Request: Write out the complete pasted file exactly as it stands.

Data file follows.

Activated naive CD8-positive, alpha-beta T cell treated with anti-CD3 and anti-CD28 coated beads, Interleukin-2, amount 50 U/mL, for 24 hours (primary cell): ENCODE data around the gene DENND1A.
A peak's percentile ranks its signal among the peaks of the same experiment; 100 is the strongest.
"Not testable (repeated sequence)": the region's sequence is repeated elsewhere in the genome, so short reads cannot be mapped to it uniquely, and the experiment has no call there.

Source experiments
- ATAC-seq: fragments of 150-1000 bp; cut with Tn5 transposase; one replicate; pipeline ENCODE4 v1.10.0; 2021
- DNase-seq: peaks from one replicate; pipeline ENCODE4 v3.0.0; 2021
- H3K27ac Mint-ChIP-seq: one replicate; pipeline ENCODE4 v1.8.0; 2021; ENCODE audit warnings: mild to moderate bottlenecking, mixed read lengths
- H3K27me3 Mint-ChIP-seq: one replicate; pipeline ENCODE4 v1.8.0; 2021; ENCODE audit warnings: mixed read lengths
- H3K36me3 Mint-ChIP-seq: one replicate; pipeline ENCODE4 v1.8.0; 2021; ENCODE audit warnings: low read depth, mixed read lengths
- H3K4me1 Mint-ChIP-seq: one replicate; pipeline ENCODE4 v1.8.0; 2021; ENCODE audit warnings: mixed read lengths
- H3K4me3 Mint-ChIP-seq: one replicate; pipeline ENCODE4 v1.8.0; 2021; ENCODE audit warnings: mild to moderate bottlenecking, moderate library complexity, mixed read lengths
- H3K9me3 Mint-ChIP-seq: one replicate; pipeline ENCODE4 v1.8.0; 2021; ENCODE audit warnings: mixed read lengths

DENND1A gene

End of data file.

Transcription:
Activated naive CD8-positive, alpha-beta T cell treated with anti-CD3 and anti-CD28 coated beads, Interleukin-2, amount 50 U/mL, for 24 hours (primary cell): ENCODE data around the gene DENND1A.
A peak's percentile ranks its signal among the peaks of the same experiment; 100 is the strongest.
"Not testable (repeated sequence)": the region's sequence is repeated elsewhere in the genome, so short reads cannot be mapped to it uniquely, and the experiment has no call there.

Source experiments
- ATAC-seq: fragments of 150-1000 bp; cut with Tn5 transposase; one replicate; pipeline ENCODE4 v1.10.0; 2021
- DNase-seq: peaks from one replicate; pipeline ENCODE4 v3.0.0; 2021
- H3K27ac Mint-ChIP-seq: one replicate; pipeline ENCODE4 v1.8.0; 2021; ENCODE audit warnings: mild to moderate bottlenecking, mixed read lengths
- H3K27me3 Mint-ChIP-seq: one replicate; pipeline ENCODE4 v1.8.0; 2021; ENCODE audit warnings: mixed read lengths
- H3K36me3 Mint-ChIP-seq: one replicate; pipeline ENCODE4 v1.8.0; 2021; ENCODE audit warnings: low read depth, mixed read lengths
- H3K4me1 Mint-ChIP-seq: one replicate; pipeline ENCODE4 v1.8.0; 2021; ENCODE audit warnings: mixed read lengths
- H3K4me3 Mint-ChIP-seq: one replicate; pipeline ENCODE4 v1.8.0; 2021; ENCODE audit warnings: mild to moderate bottlenecking, moderate library complexity, mixed read lengths
- H3K9me3 Mint-ChIP-seq: one replicate; pipeline ENCODE4 v1.8.0; 2021; ENCODE audit warnings: mixed read lengths

DENND1A gene